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5100 W Bradburn Dr
Muncie, IN 47304
Why do you need title insurance?
The vast majority of home buyers secure a mortgage to purchase a home. What you get when you buy a home is a title to that property, a legal document that gives you the right to possess that property.
To protect their investment – the mortgage – lenders require title insurance. Like any insurance, it's designed to protect an investment from loss. Loss can be caused by a "defect" with the title, which means there could be an issue with who really owns the property you purchased. Homeowners themselves are protected by an Owner's Title Policy, which insures your equity in the property. Title insurance makes sure that you don't lose money because of a defect. While title defects are rare and might not show up for months or years, they can result in the loss of the property or an expensive lawsuit. Title experts say defects can include forged deeds or wills, undisclosed missing heirs, errors in public records or tax reports, mistakes in recording legal documents, and more. Title insurance is designed to give both lenders and home buyers long-term peace of mind. Like any insurance policy, you hope you never have to use it. But if you ever do, you'll be glad you were insured.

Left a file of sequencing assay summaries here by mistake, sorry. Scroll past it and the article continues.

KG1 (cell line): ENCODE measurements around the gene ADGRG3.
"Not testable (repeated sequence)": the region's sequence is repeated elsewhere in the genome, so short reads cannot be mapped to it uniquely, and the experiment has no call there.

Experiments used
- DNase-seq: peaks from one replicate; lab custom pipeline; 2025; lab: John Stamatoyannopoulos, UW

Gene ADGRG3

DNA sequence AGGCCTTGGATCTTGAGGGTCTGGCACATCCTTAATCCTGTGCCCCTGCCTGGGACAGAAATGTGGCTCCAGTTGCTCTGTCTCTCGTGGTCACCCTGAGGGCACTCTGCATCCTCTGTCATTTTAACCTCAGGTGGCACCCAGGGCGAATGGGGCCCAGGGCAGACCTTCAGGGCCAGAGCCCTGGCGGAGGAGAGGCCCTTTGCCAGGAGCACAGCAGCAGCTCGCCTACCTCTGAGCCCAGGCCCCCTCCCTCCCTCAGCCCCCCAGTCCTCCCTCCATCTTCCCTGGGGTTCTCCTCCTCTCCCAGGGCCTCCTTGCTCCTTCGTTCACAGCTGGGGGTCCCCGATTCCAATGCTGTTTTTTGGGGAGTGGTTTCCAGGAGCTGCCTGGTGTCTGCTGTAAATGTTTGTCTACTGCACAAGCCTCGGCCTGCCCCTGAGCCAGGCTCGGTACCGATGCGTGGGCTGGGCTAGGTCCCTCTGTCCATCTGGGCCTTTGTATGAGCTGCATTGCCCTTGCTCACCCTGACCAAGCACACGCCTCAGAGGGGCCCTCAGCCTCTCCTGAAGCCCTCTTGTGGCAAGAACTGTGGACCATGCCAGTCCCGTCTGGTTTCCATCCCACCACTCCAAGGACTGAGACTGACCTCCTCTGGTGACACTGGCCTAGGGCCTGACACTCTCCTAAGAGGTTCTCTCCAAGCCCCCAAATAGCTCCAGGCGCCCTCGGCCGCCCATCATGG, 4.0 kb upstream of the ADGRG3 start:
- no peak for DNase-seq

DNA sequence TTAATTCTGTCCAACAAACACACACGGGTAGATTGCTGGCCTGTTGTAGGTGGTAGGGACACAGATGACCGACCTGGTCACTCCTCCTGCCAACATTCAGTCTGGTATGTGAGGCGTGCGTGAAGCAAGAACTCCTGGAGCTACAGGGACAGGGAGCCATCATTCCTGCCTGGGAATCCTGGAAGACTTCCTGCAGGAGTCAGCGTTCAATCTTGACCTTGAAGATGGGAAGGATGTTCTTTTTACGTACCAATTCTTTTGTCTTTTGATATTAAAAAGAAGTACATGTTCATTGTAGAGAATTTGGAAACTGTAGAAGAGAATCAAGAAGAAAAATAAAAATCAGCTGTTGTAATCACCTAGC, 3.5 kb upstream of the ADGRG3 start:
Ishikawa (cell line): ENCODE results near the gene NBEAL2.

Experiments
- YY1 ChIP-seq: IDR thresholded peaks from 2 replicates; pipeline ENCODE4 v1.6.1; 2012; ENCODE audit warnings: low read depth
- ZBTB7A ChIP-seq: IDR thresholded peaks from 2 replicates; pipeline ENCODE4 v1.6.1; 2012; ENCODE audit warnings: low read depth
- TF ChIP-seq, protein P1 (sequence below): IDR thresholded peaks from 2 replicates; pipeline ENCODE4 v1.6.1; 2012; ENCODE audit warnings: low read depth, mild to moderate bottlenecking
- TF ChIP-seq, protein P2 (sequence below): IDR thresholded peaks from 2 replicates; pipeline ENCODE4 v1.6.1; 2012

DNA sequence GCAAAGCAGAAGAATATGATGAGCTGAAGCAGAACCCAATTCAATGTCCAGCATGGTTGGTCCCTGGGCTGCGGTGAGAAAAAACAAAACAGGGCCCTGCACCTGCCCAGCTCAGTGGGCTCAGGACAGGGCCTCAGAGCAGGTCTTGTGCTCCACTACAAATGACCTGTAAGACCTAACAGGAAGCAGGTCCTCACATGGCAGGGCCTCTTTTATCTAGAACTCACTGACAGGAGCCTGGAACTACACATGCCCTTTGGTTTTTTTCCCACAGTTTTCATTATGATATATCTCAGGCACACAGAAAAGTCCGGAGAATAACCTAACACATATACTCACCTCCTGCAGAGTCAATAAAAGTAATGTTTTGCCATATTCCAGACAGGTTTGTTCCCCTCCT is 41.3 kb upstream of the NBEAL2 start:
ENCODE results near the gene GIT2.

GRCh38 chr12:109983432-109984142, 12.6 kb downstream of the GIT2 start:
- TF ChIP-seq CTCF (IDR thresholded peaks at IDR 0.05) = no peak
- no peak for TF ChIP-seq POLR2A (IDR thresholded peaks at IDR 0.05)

How does a Home Warranty Program work?
A home warranty program protects your home by replacing or repairing items that are not covered by your homeowners insurance. When a home's mechanical systems fail – such as the central air conditioning or heating system – or major appliances break down, a home warranty limits your maximum out-of-pocket expenses for each repair. When a breakdown occurs, you simply contact the home warranty firm and they contract a local services firm. The local services firm will arrange an appointment to provide either a repair or replacement. There are two payment components to a home warranty protection plan: an annual flat fee (differs by state, but ranges from $300 to $500 a year), plus a small service fee (typically about $75-$125) for each reported repair. Home warranty plans and their coverage will differ, so read the contract terms carefully to avoid future surprises.